3

I use the vim-mark plugin, which allows me to make multiple highlights of different colours. It has some default key maps that uses the numeric keypad (<k1> ... <k9> and <C-k1> ... <C-k9>), which allows me to jump back and forth among occurrences of highlights.

Currently, the key maps only work in gvim, but gvim comes with its own rendering quirks, which I will not expand on. If I try to use the numeric keypad in plain vim in GNOME Terminal, vim receives keycodes of the digits above the letters on the keyboard and doesn't do the jumps among highlight occurrences.

Is there a way to make GNOME Terminal send the real numeric keypad keycodes to vim?

I really don't want to change the default key maps of the plugin because any other key maps will either be less memorable or pretty much guarantee the need for more key presses.

1 Answer 1

4

GNOME Terminal, as every terminal emulator maps the keysyms it receives from X (or whatever display server you are using) into characters or escape sequences. Unfortunately it has a fixed mapping with no space for configuration.

The keypad can work in two modes: when it is in normal mode it sends the same characters as the digits in the upper row. However, if it is in application mode it send escape sequences. GNOME Terminal's mapping for both modes is the same, whereas vim expects to see the following escape sequences (check with :set termcap):

t_KC <k0>        ^[O*p
t_KD <k1>        ^[O*q
t_KE <k2>        ^[O*r
t_KF <k3>        ^[O*s
t_KG <k4>        ^[O*t
t_KH <k5>        ^[O*u
t_KI <k6>        ^[O*v
t_KJ <k7>        ^[O*w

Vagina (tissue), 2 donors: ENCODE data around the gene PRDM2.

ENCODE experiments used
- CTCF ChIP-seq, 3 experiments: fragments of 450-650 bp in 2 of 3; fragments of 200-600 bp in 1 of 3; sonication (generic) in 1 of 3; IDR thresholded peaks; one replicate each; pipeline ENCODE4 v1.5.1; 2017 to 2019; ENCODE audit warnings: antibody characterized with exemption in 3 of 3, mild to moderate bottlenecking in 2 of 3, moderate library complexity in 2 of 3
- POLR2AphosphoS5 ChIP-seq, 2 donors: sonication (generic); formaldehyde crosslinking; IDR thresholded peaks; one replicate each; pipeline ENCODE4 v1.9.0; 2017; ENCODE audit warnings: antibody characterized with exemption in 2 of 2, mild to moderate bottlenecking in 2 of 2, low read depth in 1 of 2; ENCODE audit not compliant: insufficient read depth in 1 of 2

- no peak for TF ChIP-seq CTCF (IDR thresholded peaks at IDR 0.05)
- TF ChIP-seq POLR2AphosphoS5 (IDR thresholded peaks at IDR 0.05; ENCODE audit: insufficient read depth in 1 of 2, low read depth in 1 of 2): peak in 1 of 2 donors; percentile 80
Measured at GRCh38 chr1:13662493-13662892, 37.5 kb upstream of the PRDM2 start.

t_KK <k8>        ^[O*x
t_KL <k9>        ^[O*y

In order to use those shortcut keys you need a terminal, which correctly sends escape sequences when in application mode. You might for example use xterm and switch it into VT220-style function keys, by adding:

XTerm.sunKeyboard: true

to your ~/.Xresources.

Edit: If you want to recompile libvte you should probably modify the entries to something like:

static const struct _vte_keymap_entry _vte_keymap_GDK_KP_0[] = {
    {cursor_all, keypad_all, 0, "0", 1},
    {cursor_all, keypad_app, VTE_NUMLOCK_MASK, "0", 1},
    {cursor_all, keypad_app, 0, _VTE_CAP_SS3 "p", -1},
    {cursor_all, keypad_all, 0, X_NULL, 0},
};

and send the patch to GNOME.

2
  • Oh, so I suppose I could also change the mapping in the source code and recompile GNOME Terminal myself to get the proper escape sequences?
    – Kal
    Nov 17, 2019 at 5:52
  • Yes, you should probably do that. I edited the answer with an example. Nov 17, 2019 at 8:52

Your Answer

By clicking “Post Your Answer”, you agree to our terms of service, privacy policy and cookie policy

Not the answer you're looking for? Browse other questions tagged or ask your own question.